Scott Galloway once said, “It’s never been easier to become a billionaire, or harder to become a millionaire.”
I’m not sure I agree but it does seem like more people want to become a billionaire these days. I honestly don’t think it’s worth it.
More money in your life is obviously better than less money but only up to a certain point.
Once you’re comfortable enough, more money these days seems to be more of a burden than a blessing.
Just look at the list of the 10 richest people in the world right now:
Elon Musk has been divorced three times. Jeff Bezos is divorced. So in Bernard Arnault. And Bill Gates. And Sergey Brin. Warren Buffett split from his wife in an unusual arrangement where she left him and he took on a new partner. Larry Ellison has been divorced four times.
The 10 richest men in the world have a combined 12 divorces between them.
Even billions of dollars can’t buy you more stable relationships.
In fact, the opposite is probably true. More money and success likely make it harder to have healthy relationships because there is always more work to do and wealth to build.
The richest man in the world has admitted as much on a number of different occasions.
This week Elon Musk talked about the fact that he works from morning until night 7 days a week.1 He shared that being the richest person on the planet isn’t all it’s cracked up to be:
I’d be careful what you wish for. I’m not sure how many people would actually like to be me. They would like to be what they imagine being me, which is not the same thing as actually being me. The amount that I torture myself is next level, frankly.
Sure, the money sounds great, but would you actually want the richest man on the planet’s life?
In a profile from the New York Times a few years ago, Musk shared that his work nearly made him miss his own brother’s wedding (where he was the best man). Running multiple companies makes it difficult to spend time with his children or take any days off:
Two days later, he was scheduled to be the best man at the wedding of his brother, Kimbal, in Catalonia. Mr. Musk said he flew directly there from the factory, arriving just two hours before the ceremony. Immediately afterward, he got back on the plane and returned straight to Tesla headquarters, where work on the mass-market Model 3 has been all consuming.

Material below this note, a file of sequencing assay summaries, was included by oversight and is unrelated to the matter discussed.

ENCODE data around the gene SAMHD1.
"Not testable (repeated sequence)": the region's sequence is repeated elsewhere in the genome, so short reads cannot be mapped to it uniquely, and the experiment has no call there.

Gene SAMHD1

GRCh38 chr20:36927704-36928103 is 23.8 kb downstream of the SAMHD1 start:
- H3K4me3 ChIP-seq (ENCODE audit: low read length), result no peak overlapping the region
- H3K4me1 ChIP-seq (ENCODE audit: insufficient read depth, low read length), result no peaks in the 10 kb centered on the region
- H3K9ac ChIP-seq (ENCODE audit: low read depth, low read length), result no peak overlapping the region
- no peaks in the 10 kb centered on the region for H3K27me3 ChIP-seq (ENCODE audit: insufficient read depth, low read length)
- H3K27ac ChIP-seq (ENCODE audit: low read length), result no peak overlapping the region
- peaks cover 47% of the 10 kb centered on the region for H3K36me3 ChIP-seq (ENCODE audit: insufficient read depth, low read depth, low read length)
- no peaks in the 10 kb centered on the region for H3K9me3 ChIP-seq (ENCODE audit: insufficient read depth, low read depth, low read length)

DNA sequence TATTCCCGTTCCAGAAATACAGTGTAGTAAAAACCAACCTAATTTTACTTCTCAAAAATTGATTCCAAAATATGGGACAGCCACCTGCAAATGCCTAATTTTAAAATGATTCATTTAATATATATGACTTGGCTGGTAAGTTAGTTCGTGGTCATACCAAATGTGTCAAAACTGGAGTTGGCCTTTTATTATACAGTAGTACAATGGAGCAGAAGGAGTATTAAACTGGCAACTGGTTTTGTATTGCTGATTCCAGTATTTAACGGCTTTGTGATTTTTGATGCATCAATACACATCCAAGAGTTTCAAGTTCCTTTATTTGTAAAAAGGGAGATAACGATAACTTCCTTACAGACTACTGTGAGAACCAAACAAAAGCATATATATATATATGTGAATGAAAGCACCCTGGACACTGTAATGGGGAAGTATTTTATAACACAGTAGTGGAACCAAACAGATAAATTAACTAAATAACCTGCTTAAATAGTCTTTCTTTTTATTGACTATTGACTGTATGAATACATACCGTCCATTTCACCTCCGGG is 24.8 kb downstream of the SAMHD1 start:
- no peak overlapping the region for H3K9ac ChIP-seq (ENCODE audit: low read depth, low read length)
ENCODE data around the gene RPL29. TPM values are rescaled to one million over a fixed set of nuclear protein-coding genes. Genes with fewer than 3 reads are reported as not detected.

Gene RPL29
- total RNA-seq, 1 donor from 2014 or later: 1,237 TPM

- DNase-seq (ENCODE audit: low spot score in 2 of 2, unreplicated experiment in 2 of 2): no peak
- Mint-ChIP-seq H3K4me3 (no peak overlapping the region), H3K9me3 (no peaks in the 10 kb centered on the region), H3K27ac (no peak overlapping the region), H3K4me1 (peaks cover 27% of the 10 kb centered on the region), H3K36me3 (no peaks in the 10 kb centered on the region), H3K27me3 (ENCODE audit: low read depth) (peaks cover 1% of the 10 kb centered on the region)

He said he had been working up to 120 hours a week recently — echoing the reason he cited in a recent public apology to an analyst whom he had berated. In the interview, Mr. Musk said he had not taken more than a week off since 2001, when he was bedridden with malaria.
“There were times when I didn’t leave the factory for three or four days — days when I didn’t go outside,” he said. “This has really come at the expense of seeing my kids. And seeing friends.”
The billions he’s made from those companies sound great until you realize all of the baggage that comes with it.
Listen, I am glad people like Elon Musk exist — people who create potentially life-altering companies like Tesla and SpaceX.
I just can’t imagine wrecking my personal life in the process.
Money, power and fame can amplify who you are but they can also change you as a person.
Steve Jobs shared some thoughts with Walter Isaacson about the changes he saw in his co-workers at Apple once they became rich:
I watched people at Apple who made a lot of money and felt they had to live differently. Some of them bought a Rolls-Royce and various houses, each with a house manager and then someone to manage the house managers. Their wives got plastic surgery and turned into these bizarre people. This was not how I wanted to live. It’s crazy. I made a promise to myself that I’m not going to let this money ruin my life.
Jobs was no saint but at least he recognized the trappings of wealth and how it can impact people’s actions.
I understand why we focus so much time and attention on billionaires. These people have created more money than any of us will see in 100 lifetimes. But maybe it’s time we stop putting these people on a pedestal.
Money is important but the money in and of itself doesn’t equate to true wealth.
True wealth is about having healthy relationships.
True wealth means not chasing status just to impress other people.
True wealth is about finding some balance in your life between work and family.
True wealth means not obsessing over money all the time.
True wealth is about having more time to do what you want with your life, not doing stuff you feel like you have to do.
True wealth means knowing how much is enough for you.
Michael and I talked about the pros and cons of being fabulously wealthy and much more on this week’s Animal Spirits video:
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Why Aren’t Rich People Happier?
Now here’s what I’ve been reading lately:
- The case for international stocks (Savant)
- Ineffective altruism (Young Money)
- Proof of work (Dollars and Data)
- Glamour (Reformed Broker)
- Everyone’s retirement ends the same way (A Teachable Moment)
- Invest like a pigeon (Fortune & Frictions)
- Nothing good happens after midnight (Moontower)
1To be fair he also manages to get in a lot of tweeting as well but I guess that’s part of his job now that he owns Twitter.